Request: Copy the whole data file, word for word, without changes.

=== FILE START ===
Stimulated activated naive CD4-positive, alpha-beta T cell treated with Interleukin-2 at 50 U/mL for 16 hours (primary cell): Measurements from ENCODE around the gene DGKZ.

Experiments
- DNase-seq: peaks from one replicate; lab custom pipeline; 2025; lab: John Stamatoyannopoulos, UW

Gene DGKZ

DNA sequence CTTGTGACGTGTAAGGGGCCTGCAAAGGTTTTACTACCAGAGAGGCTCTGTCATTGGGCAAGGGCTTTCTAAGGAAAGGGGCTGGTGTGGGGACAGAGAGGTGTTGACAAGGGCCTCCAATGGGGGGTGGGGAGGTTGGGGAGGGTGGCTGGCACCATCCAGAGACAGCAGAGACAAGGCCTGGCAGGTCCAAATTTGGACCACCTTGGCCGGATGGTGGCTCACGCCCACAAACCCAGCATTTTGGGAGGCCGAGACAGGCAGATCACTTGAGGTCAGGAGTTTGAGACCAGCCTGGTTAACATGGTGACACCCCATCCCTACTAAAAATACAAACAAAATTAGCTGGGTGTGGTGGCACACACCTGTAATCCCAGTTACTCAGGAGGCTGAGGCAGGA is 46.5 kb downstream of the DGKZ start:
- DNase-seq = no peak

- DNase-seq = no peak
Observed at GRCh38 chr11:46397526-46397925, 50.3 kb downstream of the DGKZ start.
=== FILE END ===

Stimulated activated naive CD4-positive, alpha-beta T cell treated with Interleukin-2 at 50 U/mL for 16 hours (primary cell): Measurements from ENCODE around the gene DGKZ.

Experiments
- DNase-seq: peaks from one replicate; lab custom pipeline; 2025; lab: John Stamatoyannopoulos, UW

Gene DGKZ

DNA sequence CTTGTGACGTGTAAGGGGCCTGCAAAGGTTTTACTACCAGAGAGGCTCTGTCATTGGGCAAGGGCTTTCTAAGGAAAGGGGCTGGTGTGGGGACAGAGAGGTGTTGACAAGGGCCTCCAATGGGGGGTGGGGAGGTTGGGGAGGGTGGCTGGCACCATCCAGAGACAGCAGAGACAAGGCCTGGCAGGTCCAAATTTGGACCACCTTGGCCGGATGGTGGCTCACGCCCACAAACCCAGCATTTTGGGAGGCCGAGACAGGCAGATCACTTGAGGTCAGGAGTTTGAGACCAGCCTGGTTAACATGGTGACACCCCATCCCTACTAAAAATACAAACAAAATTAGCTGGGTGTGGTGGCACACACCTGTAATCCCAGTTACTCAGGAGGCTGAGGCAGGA is 46.5 kb downstream of the DGKZ start:
- DNase-seq = no peak

- DNase-seq = no peak
Observed at GRCh38 chr11:46397526-46397925, 50.3 kb downstream of the DGKZ start.